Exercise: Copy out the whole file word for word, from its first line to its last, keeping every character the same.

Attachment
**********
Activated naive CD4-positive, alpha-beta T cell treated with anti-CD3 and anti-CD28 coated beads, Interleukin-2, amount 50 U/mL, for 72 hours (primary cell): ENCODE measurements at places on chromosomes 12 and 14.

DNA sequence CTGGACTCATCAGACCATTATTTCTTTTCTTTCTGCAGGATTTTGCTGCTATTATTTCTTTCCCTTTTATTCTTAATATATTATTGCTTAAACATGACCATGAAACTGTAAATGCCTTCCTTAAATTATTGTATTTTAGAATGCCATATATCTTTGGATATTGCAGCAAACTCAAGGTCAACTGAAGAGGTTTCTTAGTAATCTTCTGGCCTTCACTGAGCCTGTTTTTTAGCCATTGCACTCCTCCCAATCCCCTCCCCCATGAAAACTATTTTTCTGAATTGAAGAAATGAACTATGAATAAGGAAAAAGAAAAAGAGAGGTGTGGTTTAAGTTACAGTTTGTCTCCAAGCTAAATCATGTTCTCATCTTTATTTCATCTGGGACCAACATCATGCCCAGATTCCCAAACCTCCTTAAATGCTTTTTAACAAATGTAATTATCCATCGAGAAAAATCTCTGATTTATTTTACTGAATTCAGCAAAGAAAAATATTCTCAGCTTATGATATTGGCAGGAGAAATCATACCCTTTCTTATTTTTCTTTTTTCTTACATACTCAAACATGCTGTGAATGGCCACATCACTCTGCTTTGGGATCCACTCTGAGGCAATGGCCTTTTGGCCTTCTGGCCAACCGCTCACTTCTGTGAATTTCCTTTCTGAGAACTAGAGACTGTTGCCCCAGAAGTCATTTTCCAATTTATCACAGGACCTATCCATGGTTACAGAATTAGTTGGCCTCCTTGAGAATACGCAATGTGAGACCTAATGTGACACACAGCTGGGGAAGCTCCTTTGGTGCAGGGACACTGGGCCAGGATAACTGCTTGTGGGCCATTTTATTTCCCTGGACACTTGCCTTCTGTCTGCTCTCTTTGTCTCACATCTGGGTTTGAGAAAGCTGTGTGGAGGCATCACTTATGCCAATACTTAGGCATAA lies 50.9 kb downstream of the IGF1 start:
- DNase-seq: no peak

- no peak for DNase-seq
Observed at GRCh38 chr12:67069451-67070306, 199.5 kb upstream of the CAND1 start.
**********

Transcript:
Activated naive CD4-positive, alpha-beta T cell treated with anti-CD3 and anti-CD28 coated beads, Interleukin-2, amount 50 U/mL, for 72 hours (primary cell): ENCODE measurements at places on chromosomes 12 and 14.

DNA sequence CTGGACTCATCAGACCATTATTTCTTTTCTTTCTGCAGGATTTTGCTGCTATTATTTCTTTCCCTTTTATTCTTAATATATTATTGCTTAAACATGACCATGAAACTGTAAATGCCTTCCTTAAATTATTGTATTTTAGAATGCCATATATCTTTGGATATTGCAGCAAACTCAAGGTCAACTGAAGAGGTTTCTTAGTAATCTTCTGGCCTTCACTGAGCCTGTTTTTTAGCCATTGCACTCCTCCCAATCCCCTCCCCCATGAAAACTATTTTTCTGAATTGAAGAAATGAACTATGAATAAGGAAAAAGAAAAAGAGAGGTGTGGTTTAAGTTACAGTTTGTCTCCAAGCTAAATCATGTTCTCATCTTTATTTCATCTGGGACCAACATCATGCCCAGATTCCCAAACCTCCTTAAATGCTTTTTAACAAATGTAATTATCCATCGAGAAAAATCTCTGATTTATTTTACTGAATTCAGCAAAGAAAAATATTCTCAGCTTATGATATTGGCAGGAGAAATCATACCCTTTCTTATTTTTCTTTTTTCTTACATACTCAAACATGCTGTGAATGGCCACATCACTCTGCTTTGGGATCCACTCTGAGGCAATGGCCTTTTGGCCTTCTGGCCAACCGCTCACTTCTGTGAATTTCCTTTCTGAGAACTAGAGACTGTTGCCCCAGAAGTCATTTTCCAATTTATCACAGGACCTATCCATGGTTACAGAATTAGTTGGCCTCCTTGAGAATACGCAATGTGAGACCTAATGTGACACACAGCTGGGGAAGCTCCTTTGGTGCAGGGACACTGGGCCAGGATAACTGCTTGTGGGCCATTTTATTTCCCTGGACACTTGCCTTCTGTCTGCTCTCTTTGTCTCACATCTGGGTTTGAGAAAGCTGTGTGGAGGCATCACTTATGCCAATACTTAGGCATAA lies 50.9 kb downstream of the IGF1 start:
- DNase-seq: no peak

- no peak for DNase-seq
Observed at GRCh38 chr12:67069451-67070306, 199.5 kb upstream of the CAND1 start.